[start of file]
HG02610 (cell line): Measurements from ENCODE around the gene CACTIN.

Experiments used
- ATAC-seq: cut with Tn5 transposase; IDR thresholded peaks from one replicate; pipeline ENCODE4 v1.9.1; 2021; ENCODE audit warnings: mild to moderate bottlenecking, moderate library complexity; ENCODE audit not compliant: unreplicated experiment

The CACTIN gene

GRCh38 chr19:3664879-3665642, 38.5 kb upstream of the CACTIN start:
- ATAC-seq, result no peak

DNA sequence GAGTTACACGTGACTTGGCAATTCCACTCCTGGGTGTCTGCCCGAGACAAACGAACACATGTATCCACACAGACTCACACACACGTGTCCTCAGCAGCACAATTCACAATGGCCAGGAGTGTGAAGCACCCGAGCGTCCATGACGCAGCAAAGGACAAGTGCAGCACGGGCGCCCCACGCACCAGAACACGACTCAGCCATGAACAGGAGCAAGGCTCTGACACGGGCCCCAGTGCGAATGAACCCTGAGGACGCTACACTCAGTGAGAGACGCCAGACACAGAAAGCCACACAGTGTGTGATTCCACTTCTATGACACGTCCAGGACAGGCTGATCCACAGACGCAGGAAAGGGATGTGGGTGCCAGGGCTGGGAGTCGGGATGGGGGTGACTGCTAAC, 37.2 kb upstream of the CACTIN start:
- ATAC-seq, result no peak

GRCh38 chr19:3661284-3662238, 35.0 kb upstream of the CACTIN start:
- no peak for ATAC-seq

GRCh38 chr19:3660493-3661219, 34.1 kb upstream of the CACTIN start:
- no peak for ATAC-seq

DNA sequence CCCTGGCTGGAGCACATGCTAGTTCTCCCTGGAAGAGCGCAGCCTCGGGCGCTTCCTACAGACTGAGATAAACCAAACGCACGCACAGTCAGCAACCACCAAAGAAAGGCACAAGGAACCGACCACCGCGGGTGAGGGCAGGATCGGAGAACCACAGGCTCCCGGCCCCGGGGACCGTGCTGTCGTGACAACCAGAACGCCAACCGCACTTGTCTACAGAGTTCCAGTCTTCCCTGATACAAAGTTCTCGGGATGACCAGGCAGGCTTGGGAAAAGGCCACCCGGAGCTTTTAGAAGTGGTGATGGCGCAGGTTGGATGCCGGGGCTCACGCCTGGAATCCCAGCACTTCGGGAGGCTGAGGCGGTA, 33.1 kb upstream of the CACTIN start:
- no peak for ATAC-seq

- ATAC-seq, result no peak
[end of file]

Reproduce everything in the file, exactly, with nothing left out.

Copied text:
HG02610 (cell line): Measurements from ENCODE around the gene CACTIN.

Experiments used
- ATAC-seq: cut with Tn5 transposase; IDR thresholded peaks from one replicate; pipeline ENCODE4 v1.9.1; 2021; ENCODE audit warnings: mild to moderate bottlenecking, moderate library complexity; ENCODE audit not compliant: unreplicated experiment

The CACTIN gene

GRCh38 chr19:3664879-3665642, 38.5 kb upstream of the CACTIN start:
- ATAC-seq, result no peak

DNA sequence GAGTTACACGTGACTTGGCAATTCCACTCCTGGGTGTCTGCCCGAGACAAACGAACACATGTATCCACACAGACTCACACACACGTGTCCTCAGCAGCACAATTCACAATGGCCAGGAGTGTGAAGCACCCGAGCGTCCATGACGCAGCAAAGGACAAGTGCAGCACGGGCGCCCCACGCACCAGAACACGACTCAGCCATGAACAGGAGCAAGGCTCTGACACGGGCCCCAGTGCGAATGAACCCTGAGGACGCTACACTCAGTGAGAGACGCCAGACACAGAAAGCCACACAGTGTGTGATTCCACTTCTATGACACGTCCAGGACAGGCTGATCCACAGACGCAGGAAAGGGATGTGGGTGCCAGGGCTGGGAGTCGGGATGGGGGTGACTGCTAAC, 37.2 kb upstream of the CACTIN start:
- ATAC-seq, result no peak

GRCh38 chr19:3661284-3662238, 35.0 kb upstream of the CACTIN start:
- no peak for ATAC-seq

GRCh38 chr19:3660493-3661219, 34.1 kb upstream of the CACTIN start:
- no peak for ATAC-seq

DNA sequence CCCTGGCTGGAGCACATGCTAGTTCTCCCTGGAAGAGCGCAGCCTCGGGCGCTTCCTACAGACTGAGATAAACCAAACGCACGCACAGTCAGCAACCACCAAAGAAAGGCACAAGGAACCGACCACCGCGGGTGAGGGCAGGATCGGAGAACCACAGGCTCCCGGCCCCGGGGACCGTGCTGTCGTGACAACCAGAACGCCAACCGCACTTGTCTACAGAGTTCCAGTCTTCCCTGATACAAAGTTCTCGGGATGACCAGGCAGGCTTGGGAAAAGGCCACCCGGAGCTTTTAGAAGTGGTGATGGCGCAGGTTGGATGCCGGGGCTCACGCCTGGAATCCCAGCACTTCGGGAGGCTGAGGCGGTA, 33.1 kb upstream of the CACTIN start:
- no peak for ATAC-seq

- ATAC-seq, result no peak